U.S. Attorney Kirsch announced that Mohammed Shahbaz Khan, from Bourbonnais, Illinois, was charged for making false claims connected with accepting money from the Hardest Hit Fund, a federal mortgage assistance initiative offered to provide targeted aid to states hit hardest by the subprime mortgage crisis.
This initiative in Indiana is managed by the Indiana Housing and Community Development Authority. To receive this mortgage assistance, applicants were asked to be an Indiana homeowner, own only one home, and reside in that property.
The accusation claims that Khan intentionally submitted false records about his residency to get Hardest Hit Fund mortgage aid on an Indiana home while residing somewhere else. Over an 18-month period, the defendant supposedly collected $29,926.46 in mortgage assistance, to which he was not entitled.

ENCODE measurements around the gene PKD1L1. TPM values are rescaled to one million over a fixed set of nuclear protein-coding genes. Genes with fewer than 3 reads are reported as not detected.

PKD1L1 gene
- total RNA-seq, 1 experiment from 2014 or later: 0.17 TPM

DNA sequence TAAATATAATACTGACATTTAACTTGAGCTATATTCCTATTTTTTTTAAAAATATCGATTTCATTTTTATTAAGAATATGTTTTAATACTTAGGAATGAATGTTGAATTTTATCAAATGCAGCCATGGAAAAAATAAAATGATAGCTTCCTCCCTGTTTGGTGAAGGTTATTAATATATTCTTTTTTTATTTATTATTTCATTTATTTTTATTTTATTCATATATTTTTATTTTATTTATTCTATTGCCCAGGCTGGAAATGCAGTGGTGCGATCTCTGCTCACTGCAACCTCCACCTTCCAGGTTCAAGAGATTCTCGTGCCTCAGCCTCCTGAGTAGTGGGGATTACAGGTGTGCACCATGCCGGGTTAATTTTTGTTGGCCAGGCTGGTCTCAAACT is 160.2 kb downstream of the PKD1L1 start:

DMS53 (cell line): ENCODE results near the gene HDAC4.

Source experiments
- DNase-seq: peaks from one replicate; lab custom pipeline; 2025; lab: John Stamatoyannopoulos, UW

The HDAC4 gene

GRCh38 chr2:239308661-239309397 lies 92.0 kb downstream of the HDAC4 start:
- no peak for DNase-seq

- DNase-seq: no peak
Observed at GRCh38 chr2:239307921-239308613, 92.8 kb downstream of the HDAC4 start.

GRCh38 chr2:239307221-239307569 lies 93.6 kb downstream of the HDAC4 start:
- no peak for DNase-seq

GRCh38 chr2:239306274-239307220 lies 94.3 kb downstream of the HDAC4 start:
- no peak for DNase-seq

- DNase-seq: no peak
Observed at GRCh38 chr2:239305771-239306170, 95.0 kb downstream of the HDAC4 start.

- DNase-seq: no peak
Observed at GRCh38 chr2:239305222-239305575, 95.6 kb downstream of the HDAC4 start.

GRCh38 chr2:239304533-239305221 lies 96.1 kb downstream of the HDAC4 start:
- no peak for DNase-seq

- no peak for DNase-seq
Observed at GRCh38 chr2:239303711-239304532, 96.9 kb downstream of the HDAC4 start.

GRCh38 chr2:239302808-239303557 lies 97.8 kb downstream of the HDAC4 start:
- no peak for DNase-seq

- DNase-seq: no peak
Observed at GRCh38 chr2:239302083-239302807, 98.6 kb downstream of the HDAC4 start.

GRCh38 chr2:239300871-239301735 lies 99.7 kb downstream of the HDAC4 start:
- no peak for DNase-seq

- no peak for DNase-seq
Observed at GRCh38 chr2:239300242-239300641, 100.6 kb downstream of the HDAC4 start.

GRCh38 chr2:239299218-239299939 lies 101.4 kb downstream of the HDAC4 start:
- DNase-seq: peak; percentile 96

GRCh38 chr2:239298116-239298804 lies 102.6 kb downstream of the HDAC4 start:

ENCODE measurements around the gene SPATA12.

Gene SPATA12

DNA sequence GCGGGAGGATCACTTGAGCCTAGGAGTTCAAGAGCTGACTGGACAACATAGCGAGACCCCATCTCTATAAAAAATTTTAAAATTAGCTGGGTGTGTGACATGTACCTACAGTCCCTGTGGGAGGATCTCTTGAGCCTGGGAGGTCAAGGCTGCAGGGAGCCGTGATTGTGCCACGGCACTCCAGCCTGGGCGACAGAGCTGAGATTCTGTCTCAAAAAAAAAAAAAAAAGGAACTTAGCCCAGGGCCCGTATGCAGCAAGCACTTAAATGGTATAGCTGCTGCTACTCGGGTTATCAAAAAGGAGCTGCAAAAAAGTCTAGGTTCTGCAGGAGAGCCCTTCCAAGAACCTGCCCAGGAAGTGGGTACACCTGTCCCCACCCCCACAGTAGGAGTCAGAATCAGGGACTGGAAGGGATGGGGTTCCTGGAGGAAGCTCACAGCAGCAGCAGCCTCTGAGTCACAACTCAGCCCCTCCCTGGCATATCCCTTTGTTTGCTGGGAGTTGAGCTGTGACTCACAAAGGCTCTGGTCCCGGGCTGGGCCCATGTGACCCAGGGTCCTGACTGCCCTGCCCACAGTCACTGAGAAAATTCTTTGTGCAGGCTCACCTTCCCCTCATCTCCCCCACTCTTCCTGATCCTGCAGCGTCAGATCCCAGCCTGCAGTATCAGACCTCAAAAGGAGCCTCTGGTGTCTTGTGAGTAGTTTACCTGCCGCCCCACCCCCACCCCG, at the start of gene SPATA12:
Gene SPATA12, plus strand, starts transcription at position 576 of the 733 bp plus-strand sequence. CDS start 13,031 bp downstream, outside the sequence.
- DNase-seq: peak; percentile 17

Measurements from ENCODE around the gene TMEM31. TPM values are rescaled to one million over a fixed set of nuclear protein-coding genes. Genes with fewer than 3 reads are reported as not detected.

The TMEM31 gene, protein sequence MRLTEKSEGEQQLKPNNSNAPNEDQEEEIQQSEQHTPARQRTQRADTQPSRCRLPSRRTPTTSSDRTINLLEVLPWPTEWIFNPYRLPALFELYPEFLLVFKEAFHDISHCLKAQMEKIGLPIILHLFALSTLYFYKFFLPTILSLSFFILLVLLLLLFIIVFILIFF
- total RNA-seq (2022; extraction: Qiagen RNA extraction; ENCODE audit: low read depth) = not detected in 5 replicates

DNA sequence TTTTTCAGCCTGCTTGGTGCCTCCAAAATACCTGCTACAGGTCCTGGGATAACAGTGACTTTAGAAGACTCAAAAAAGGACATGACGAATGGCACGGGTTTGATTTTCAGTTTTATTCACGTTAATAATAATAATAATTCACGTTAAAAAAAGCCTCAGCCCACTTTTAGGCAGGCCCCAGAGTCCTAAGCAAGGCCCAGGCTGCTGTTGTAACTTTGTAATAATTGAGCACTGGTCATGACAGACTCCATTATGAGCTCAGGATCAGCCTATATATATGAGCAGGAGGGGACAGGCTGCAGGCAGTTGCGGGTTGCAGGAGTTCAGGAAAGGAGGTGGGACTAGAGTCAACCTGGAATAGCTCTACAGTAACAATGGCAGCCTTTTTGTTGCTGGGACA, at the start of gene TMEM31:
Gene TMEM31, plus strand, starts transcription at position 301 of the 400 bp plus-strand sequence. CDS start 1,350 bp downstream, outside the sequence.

Christy Goldsmith Romero, Special Inspector General of the U.S. Treasury Department’s Troubled Asset Program (SIGTARP), said, “Today, an Illinois man was charged with defrauding a long-term federal economic stability program, intended to help people stay in their homes, knowing that he did not qualify. We commend the Office of the U.S. Attorney for the Northern District of Indiana for standing with SIGTARP to combat fraud against homeownership preservation programs.”
The US Attorney’s Office indicates that an Indictment is only an accusation and that all persons are presumed innocent until and unless proven guilty in court. If convicted, a Judge will determine and impose any specific sentence after considering federal statutes and the Federal Sentencing Guidelines.
The U.S. Department of Treasury’s Office of Special Inspector General for the Troubled Asset Relief Program (SIGTARP) is investigating, and the Assistant United States Attorney Molly Kelley is prosecuting this case.